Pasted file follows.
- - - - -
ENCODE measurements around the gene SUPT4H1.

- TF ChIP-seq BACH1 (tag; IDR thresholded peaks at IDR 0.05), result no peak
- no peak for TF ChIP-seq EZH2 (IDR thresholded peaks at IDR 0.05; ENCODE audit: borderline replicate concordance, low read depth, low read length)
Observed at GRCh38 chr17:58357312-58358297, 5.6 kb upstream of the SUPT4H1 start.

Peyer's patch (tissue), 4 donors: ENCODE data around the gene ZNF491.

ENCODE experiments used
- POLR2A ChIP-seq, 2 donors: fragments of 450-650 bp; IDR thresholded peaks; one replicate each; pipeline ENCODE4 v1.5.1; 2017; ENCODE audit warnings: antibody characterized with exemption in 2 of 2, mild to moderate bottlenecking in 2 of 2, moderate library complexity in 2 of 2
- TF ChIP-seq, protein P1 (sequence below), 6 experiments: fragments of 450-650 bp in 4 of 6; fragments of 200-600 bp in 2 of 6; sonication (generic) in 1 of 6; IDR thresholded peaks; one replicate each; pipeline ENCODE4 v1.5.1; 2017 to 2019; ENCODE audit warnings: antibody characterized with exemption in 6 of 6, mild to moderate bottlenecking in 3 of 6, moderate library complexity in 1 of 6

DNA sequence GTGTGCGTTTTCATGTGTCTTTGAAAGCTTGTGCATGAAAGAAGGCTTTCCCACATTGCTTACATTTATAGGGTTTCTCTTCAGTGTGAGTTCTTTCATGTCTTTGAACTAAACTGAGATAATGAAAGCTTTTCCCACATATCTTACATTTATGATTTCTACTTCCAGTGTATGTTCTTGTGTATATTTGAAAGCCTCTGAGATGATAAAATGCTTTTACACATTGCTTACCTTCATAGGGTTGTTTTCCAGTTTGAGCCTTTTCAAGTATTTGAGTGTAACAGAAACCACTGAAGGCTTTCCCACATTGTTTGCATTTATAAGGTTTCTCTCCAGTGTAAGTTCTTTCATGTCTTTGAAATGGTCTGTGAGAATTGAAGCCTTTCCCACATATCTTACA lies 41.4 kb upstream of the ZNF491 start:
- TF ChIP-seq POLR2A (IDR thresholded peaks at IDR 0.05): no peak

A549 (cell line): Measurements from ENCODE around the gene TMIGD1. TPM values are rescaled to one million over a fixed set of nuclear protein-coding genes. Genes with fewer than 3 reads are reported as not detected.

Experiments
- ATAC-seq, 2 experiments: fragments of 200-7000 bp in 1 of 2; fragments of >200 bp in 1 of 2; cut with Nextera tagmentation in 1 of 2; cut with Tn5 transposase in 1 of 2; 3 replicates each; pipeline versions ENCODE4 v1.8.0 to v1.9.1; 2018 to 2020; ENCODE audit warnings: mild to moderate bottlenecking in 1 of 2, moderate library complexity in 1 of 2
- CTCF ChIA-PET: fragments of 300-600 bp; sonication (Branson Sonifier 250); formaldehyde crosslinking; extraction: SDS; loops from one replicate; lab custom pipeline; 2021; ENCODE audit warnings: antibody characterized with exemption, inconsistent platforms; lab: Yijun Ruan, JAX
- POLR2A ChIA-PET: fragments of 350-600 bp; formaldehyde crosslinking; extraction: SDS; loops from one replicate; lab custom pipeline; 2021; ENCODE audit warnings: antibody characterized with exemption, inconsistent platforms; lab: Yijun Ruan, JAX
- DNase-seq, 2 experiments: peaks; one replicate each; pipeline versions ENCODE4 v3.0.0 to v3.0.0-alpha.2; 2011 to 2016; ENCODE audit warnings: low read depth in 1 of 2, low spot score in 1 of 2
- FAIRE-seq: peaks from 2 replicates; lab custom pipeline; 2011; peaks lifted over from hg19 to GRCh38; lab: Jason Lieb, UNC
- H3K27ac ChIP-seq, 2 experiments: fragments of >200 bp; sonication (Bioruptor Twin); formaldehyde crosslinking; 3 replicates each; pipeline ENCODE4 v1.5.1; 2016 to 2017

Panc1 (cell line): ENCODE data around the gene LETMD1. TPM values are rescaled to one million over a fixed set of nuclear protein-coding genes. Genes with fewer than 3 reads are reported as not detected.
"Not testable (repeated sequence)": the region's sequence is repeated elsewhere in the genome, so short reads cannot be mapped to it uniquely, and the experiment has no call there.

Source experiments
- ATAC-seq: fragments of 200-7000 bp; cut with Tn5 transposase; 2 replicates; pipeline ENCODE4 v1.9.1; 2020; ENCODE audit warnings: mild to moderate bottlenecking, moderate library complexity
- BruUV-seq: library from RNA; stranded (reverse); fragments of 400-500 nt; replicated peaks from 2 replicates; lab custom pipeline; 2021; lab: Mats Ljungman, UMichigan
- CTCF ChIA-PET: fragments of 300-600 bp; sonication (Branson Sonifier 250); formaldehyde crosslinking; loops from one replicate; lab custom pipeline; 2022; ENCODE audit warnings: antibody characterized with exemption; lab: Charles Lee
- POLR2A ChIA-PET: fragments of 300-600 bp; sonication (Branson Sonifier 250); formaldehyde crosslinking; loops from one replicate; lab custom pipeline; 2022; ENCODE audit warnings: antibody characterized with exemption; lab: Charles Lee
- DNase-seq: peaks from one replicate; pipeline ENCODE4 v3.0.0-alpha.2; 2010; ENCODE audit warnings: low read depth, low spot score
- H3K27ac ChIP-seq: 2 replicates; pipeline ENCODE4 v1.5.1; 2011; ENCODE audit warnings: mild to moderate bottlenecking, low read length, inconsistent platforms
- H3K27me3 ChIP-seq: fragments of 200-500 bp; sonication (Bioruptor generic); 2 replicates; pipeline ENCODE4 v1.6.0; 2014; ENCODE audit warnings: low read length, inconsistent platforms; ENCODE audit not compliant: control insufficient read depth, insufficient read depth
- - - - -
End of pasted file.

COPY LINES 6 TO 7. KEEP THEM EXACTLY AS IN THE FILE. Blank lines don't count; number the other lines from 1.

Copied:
ENCODE experiments used
- POLR2A ChIP-seq, 2 donors: fragments of 450-650 bp; IDR thresholded peaks; one replicate each; pipeline ENCODE4 v1.5.1; 2017; ENCODE audit warnings: antibody characterized with exemption in 2 of 2, mild to moderate bottlenecking in 2 of 2, moderate library complexity in 2 of 2